An Unexpected Path to Hope: God is Crucified

Passage: Mark 15:6–20
Guide for Group Discussion or Personal Reflection

Sermon Summary

The most climactic moment in all of world history occurred when God’s son, the world’s true king, was crucified. If we meditate deeply upon the story of Jesus’ rejection and crucifixion—seeing it for what it actually is—we will see God’s love for us, and the nature of his kingdom rule, in a much clearer light.

In Mark’s account of Jesus’ crucifixion, Mark first highlights how Israel rejected its true king. When given the choice of which prisoner they wanted to see released, the crowds, stirred by the chief priests, asked for Barabbas, a murderer and insurrectionist, instead of Jesus. In choosing Barabbas over Jesus, the people were doing more than choosing the release of a criminal, rather than an innocent man. Rather, they were choosing between two different visions for God’s kingdom and two different approaches to bringing it. By choosing the insurrectionist approach, which prioritized power and dominance, they rejected Jesus’ approach of bringing the kingdom through self-giving sacrifice.

Next, Mark illustrates, through irony, how Jesus is in fact Israel’s true king, and the rightful ruler of the whole world. By dressing him mockingly in a purple robe and a crown of thorns, jeering, and giving false homage, the soldiers unknowingly coronate the rightful king, who then ascends to his throne—on a cross! In the paradox of all paradoxes, God rules his world and ushers in his kingdom from a cross—an instrument of torture meant to annihilate a person’s very identity. God’s rule comes to earth, then, not despite, or even after, the cross, but on the cross and through it! This truth creates a whole new ethic among those who receive it—an ethic based on self-giving, sacrificial love.

This calls for a response of repentance and faith. We need to turn from of our old approach to life—marked by trusting in ourselves and asserting ourselves—and turn instead to receive Jesus’ sacrificial love by faith and to follow him in his upside-down kingdom ethic. This also calls for us to value both Christ’s kingdom and his cross, without prioritizing one over the other. Lastly, this calls for worship. See how great the love of God is for us, for it was love that drove Jesus to the cross and held him there!

Sermon Outline

  • The Rejection of the King (15:6-15)
  • The Reign of the King (15:16-20)
  • Responding to the King (15:29-32; 39)

Group Discussion & Personal Reflection Guide

Re-read the passage (Mark 15:6-20)

The Rejection of the King

Q) Re-read Mark 15:6-15. How is Barabbas described? What do you think was appealing to the crowds about releasing Barabbas?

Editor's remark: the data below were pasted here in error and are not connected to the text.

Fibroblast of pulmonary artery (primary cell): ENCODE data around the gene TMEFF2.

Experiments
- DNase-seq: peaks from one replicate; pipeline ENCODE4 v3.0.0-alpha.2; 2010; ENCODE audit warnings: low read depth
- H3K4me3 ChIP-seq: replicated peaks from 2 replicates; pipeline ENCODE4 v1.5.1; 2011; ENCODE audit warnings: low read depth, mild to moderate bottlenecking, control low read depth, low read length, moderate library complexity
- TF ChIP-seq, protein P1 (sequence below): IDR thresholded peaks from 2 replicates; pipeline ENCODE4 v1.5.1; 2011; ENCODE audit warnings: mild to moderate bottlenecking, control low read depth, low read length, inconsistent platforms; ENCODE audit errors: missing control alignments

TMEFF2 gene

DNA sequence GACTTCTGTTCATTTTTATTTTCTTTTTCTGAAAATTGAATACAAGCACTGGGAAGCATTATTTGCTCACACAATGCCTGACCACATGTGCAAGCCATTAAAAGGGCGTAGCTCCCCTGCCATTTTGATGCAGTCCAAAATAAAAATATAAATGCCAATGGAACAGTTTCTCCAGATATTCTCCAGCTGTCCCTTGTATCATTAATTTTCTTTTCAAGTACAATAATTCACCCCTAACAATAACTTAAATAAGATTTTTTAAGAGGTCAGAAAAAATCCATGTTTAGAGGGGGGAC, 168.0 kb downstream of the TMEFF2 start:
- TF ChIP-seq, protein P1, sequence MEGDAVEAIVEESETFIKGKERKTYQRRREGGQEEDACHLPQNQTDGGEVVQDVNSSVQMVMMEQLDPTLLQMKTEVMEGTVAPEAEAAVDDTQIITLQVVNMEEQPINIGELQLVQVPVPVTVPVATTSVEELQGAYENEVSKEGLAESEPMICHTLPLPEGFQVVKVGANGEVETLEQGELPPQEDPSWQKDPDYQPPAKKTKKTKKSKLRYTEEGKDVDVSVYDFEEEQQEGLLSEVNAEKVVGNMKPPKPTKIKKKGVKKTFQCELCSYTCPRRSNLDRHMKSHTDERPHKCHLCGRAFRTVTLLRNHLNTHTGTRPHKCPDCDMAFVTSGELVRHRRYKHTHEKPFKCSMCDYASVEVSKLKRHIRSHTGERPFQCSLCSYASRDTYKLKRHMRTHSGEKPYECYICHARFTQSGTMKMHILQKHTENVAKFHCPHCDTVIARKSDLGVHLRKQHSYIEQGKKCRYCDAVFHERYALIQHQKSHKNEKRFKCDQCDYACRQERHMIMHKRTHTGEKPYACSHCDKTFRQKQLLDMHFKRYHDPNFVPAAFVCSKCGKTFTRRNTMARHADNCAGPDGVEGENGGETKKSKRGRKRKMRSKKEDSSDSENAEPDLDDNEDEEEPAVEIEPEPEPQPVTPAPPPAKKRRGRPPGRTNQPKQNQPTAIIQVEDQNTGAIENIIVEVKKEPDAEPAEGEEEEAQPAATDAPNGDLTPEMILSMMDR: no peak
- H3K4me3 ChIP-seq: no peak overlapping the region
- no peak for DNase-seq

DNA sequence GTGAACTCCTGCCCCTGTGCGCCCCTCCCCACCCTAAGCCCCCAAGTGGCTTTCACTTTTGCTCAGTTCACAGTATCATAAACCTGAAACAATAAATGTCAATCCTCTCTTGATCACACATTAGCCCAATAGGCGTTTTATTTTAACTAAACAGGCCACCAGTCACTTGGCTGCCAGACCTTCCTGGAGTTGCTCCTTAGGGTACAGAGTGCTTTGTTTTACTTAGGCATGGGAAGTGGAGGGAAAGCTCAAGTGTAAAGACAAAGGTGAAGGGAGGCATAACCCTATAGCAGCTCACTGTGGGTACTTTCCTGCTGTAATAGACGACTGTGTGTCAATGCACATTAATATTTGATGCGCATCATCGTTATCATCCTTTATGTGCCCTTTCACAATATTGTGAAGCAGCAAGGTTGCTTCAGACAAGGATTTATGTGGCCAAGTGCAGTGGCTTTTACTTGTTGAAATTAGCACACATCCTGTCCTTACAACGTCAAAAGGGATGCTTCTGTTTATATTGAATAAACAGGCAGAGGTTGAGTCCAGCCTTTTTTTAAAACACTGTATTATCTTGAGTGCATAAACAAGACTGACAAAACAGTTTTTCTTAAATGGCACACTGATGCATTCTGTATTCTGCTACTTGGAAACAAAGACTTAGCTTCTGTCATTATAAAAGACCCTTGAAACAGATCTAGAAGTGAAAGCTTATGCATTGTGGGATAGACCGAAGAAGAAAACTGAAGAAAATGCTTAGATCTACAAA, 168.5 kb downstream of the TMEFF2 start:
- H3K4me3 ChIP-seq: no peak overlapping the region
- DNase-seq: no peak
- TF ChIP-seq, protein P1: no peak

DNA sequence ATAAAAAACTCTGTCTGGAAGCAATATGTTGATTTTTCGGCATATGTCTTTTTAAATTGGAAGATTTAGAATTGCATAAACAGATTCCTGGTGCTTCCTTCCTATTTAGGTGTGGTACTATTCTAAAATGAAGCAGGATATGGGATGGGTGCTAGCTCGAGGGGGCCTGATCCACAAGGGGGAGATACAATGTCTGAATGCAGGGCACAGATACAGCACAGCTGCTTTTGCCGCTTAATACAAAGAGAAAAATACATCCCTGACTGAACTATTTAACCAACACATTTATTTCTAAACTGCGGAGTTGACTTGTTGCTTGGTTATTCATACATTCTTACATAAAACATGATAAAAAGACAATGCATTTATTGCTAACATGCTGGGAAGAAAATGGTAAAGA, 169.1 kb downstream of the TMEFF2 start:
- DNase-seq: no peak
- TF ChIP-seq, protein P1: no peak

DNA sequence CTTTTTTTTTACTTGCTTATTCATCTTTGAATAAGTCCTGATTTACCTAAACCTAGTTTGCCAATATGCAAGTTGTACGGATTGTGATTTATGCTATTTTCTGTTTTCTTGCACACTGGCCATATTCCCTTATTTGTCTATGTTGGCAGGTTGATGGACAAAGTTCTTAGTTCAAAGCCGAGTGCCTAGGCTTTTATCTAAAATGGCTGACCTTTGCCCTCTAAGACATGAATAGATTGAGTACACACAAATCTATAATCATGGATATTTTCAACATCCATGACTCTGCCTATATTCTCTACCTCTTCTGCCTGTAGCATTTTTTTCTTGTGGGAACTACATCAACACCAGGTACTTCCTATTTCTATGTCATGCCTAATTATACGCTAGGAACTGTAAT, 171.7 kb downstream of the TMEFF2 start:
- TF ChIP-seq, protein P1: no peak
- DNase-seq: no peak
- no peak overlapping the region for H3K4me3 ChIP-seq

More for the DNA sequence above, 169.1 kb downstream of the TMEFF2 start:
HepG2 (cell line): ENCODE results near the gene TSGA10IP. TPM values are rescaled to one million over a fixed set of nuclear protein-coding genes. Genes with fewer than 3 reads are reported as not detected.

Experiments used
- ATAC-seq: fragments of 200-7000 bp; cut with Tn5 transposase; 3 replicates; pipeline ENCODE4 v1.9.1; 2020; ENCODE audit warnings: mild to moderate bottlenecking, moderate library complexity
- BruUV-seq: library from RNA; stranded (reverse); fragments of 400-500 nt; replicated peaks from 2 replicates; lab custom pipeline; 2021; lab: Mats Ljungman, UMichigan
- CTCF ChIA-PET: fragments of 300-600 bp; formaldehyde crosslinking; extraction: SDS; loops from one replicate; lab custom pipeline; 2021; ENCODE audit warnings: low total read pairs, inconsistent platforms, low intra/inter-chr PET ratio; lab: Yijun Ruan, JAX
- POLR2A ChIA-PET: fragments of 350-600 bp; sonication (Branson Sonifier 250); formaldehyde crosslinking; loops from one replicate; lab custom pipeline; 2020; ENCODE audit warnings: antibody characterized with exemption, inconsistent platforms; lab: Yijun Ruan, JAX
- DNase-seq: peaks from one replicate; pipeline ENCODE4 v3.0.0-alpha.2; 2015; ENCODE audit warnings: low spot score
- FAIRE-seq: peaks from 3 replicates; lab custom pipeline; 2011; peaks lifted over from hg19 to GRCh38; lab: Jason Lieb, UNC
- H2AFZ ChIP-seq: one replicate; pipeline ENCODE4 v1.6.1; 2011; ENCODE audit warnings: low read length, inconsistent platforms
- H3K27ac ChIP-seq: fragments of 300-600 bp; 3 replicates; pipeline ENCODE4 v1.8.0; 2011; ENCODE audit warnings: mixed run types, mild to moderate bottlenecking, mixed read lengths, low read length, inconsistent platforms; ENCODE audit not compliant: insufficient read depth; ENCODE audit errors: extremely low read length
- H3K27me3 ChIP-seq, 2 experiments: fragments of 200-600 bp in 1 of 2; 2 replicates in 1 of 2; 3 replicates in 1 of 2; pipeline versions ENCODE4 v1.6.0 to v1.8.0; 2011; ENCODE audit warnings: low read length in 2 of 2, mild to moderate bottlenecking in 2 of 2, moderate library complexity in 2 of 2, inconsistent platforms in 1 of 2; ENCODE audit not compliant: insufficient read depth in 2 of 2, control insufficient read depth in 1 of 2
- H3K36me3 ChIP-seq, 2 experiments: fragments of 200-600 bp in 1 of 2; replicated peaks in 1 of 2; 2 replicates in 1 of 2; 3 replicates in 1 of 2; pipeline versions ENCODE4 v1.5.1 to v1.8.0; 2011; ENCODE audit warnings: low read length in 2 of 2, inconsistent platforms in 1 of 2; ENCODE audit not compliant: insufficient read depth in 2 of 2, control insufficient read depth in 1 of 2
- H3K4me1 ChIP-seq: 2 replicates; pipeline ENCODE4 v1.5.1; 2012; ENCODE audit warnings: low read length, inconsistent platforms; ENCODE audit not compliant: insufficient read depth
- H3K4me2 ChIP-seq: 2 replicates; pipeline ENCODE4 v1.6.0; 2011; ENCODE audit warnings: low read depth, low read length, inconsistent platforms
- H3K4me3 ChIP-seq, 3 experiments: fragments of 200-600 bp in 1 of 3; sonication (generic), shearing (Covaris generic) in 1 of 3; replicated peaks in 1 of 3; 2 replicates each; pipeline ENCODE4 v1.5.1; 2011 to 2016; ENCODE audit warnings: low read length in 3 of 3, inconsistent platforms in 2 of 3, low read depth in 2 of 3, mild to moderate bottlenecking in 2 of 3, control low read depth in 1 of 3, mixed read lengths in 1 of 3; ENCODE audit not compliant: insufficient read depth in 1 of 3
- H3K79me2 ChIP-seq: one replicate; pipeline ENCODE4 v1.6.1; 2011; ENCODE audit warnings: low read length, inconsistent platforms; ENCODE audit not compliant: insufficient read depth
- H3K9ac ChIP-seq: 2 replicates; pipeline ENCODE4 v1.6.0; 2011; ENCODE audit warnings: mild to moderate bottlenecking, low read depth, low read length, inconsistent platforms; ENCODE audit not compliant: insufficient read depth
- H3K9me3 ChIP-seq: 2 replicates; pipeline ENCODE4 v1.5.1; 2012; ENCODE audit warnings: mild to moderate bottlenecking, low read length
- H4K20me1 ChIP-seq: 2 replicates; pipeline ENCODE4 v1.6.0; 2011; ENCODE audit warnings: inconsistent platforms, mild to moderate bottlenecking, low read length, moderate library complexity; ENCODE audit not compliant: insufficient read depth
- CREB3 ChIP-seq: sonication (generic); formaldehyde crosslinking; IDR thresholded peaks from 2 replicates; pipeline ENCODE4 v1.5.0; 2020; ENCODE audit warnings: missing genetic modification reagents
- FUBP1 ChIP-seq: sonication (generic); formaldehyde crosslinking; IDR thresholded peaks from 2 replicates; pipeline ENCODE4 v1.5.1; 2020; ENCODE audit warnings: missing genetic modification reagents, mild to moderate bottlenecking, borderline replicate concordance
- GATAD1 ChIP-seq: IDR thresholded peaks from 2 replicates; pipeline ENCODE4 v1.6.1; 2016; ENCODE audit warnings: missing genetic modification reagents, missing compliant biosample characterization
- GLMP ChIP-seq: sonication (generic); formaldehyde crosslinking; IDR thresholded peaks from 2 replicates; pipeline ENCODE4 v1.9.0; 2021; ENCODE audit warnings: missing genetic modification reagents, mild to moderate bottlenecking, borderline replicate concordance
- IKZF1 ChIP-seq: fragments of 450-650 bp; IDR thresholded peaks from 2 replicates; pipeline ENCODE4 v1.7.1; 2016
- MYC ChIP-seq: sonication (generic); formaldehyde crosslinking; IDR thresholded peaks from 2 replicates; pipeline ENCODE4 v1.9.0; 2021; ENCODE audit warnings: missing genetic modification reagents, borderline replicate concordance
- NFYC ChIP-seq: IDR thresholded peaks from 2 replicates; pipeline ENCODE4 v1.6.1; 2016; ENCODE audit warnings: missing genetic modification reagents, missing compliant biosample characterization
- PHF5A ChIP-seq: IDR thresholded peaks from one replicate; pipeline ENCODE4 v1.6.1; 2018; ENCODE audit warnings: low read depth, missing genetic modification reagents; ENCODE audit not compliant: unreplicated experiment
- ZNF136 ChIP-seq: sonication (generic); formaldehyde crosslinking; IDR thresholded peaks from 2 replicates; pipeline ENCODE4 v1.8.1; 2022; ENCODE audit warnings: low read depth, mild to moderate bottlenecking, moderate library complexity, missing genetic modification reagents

Q) What was the chief priests’ role in the process of Jesus’ rejection? What was their motivation?

Q) Pastor Bobby described how the choice between Jesus and Barabbas was more than the choice between an innocent man and a criminal, but rather the choice between two different kingdoms and two different approaches to bringing God’s kingdom on earth. Which kingdom and which approach did Barabbas represent, and why? Which kingdom and which approach did Jesus represent, and why?

Q) What are some present-day examples of ways that we’re tempted to desire a different kingdom than God’s kingdom and a different approach than Jesus’ way of self-giving love? (You could answer on either an individual level, or a corporate level).

The Reign of the King

Q) Re-read Mark 15:16-20. How many different ways is Jesus mocked as king in these verses? How is this an example of irony?

Q) In his sermon, Pastor Bobby said: “It is unmistakable here that God’s reign is not in spite of the cross, or even after the cross…but God is here, in Christ, reigning from the cross.” How would you explain this distinction, and why it matters, in your own words? What does the fact that God reigns from a cross reveal about the nature of his rule?

Q) In his sermon, Pastor Bobby said that Jesus’ sacrificial, substitutionary, death on the cross not only accomplishes our salvation, but also sets the tone/shape for the ethics of his kingdom. Think together as a group of some of the “kingdom ethics” that Jesus taught—e.g. in the Sermon on the Mount. How does Jesus’ sacrificial, substitutionary for us empower us to:

  • Love our enemies (Matt. 5:43-48)
  • Give to the needy (Matt. 6:1-4)
  • Examine our hearts for sins like anger and lust, rather than just our outward behaviors (Matt. 5:21-30)
  • Not store up treasures in heaven (Matt. 6:19-21)
  • Be people of our word (Matt. 5:37)

Responding to the King

Q) In his sermon, Pastor Bobby said that one way we need to respond to Jesus’ crucifixion is that we need to “keep the kingdom and the cross together.”

  • What happens when we emphasize the cross (atonement, our own sin and need for personal forgiveness, etc), but de-emphasize the kingdom (the community ethic that flows from Jesus’ love?)
  • What happens when we emphasize the values of God’s kingdom (the ethic of justice, love, peace, holiness, etc that God wants us embody), but de-emphasize the cross?

Which are you most likely to underemphasize—the cross or the kingdom—and why?

Additional Application Questions

Q) How else would you like to engage with God this week?

Q) How can you tangibly care for those in your community this week, both inside and outside of the church?


Spend time praying for yourselves, our church community, the North Shore community, and our nation and world—particularly those most vulnerable.